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Old 05-19-2011, 01:18 PM   #1
sublimation
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Registered: May 2011
Posts: 2

Rep: Reputation: 10
Post summing durations from a text file


So thanks to a little bit of pipe action and using mediainfo I was able to create a text file with the durations of recordings in the following format:

Code:
Duration                         : 13mn 16s
Duration                         : 1h 57mn
Duration                         : 1h 33mn
Duration                         : 47mn 1s
Duration                         : 45mn 51s
Duration                         : 2h 13mn
...etc

I'd like to know just long all of this is. I was originally thinking of doing several sed commands creating additional text files from the 'h' 'mn' and 's' throughout, but I feel like that's creating more work for myself than it needs to be.

I feel like awk should do this, but I have no idea how to work awk, so any help would be appreciated!
 
Old 05-19-2011, 02:33 PM   #2
lrtward
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Registered: Feb 2011
Distribution: CentOS, Ubuntu
Posts: 97

Rep: Reputation: 9
There is almost certainly a more elegant way, but here's one that works, at least.
First, separate the numbers from their labels, so awk sees them as different fields.
Assuming your file above is called "myfile":
Code:
# sed -e 's/mn/ mn/' myfile | sed -e 's/s/ s/' | sed -e 's/h/ h/' > timefile
# cat timefile
Duration                         : 13 mn 16 s
Duration                         : 1 h 57 mn
Duration                         : 1 h 33 mn
Duration                         : 47 mn 1 s
Duration                         : 45 mn 51 s
Duration                         : 2 h 13 mn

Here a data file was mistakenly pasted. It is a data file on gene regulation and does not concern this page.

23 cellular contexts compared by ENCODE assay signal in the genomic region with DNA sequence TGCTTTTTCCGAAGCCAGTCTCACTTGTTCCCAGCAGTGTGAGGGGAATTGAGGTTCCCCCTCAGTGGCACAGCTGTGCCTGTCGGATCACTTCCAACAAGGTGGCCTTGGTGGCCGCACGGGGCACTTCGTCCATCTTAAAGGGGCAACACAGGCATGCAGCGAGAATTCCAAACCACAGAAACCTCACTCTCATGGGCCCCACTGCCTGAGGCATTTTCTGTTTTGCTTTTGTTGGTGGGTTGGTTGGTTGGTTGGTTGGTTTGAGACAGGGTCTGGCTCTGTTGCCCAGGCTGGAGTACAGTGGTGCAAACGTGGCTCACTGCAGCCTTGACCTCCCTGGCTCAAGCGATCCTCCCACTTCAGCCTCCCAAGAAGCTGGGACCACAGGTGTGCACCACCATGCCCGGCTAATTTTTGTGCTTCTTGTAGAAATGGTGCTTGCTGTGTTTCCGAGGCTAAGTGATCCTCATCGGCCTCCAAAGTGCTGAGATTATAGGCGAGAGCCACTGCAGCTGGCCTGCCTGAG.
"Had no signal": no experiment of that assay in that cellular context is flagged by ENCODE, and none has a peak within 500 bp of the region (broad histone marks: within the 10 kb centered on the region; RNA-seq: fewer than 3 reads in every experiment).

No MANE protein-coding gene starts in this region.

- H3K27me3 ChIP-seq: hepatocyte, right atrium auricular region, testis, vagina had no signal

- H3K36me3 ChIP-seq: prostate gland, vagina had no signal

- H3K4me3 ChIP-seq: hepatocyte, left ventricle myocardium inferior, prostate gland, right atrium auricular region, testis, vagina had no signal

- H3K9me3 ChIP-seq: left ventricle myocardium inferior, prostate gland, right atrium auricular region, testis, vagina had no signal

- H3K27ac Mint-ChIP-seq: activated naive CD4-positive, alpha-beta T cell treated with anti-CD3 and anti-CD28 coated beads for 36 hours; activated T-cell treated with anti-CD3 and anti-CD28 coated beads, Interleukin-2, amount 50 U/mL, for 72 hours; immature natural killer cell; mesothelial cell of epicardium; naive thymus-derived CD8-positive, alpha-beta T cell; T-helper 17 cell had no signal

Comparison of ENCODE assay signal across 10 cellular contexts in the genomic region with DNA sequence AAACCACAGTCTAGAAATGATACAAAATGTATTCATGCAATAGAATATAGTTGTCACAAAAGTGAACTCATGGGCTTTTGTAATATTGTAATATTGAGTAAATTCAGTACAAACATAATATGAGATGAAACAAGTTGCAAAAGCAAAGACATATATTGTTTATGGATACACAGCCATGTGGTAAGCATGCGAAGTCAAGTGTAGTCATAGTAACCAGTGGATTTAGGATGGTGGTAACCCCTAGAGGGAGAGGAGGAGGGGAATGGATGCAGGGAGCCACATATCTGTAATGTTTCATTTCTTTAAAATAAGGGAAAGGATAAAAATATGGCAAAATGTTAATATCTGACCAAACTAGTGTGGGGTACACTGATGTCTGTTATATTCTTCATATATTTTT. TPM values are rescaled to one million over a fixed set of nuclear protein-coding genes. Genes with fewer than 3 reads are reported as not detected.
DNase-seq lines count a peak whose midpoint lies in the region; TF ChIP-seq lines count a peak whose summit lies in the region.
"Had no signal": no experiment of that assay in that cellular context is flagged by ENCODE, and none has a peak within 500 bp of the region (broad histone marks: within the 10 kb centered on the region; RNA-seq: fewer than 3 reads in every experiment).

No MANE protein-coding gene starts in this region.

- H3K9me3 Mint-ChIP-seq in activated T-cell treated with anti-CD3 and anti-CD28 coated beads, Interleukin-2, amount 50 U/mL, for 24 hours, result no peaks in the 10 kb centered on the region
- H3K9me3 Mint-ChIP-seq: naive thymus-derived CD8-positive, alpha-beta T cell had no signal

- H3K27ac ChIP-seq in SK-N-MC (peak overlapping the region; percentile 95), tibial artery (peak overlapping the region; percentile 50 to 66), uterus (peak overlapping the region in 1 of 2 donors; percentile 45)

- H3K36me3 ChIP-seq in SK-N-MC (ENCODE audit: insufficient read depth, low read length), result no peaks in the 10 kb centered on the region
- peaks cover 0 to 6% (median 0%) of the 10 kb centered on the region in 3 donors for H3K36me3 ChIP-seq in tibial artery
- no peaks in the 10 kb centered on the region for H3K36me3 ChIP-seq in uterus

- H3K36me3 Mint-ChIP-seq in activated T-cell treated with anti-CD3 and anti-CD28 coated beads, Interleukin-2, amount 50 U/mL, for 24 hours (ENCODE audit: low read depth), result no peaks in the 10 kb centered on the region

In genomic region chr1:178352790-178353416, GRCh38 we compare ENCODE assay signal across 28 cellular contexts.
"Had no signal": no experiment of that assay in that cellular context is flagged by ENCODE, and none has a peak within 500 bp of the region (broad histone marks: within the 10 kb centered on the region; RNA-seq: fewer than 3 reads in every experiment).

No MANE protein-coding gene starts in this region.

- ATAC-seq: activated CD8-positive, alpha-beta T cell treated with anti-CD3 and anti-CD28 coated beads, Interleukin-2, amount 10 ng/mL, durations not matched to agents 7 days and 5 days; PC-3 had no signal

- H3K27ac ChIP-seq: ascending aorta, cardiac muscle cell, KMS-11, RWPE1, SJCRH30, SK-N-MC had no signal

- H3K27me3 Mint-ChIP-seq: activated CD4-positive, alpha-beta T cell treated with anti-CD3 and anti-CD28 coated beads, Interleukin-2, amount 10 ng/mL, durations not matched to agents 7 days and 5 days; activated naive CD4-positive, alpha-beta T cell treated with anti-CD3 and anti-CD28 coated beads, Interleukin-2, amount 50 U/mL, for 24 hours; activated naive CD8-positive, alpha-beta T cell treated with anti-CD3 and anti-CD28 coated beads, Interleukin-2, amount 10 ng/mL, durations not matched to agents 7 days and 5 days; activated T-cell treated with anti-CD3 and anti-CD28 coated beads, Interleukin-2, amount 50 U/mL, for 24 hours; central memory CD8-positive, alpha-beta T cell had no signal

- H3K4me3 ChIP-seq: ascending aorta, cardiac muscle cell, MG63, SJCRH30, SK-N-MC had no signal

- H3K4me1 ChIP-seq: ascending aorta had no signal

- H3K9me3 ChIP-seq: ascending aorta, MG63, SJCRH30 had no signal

Then make an awk script to parse the file.
Code:
# cat awk.tst
$4 ~ /mn/ { minutes += $3 }

$4 ~ /h/ { hours += $3 }

$6 ~ /mn/ { minutes += $5 }

$6 ~ /s/ { seconds += $5 }

END {
        print hours " hours"
        print minutes " minutes"
        print seconds " seconds"}
What this is doing is it's saying if "mn" is found in the 4th field, increment the variable minutes by whatever number is in the third field.
If "h" is found in the 4th field, increment the variable hours by whatever number is in the third field.
Then it looks for "mn" and "s" in the 6th field, incrementing the variables "minutes" and "seconds" appropriately.

The END portion of an awk script is executed after all lines of the input file have been parsed. In this case, the END section simply prints out all the totals you've calculated.

You can execute the awk file by running the following command:
Code:
# awk -f awk.tst timefile
4 hours
208 minutes
68 seconds

Last edited by lrtward; 05-19-2011 at 02:39 PM. Reason: clarifying explanation of what awk script is doing
 
1 members found this post helpful.
Old 05-19-2011, 02:44 PM   #3
sublimation
LQ Newbie
 
Registered: May 2011
Posts: 2

Original Poster
Rep: Reputation: 10
Hooray, that took care of it.
Doing the adding myself, I have a folder full of 194 hours 43 minutes of recordings.

And that demystifies some of AWK for me too. I appreciate the explanation.

Many thanks lrtward!
 
  


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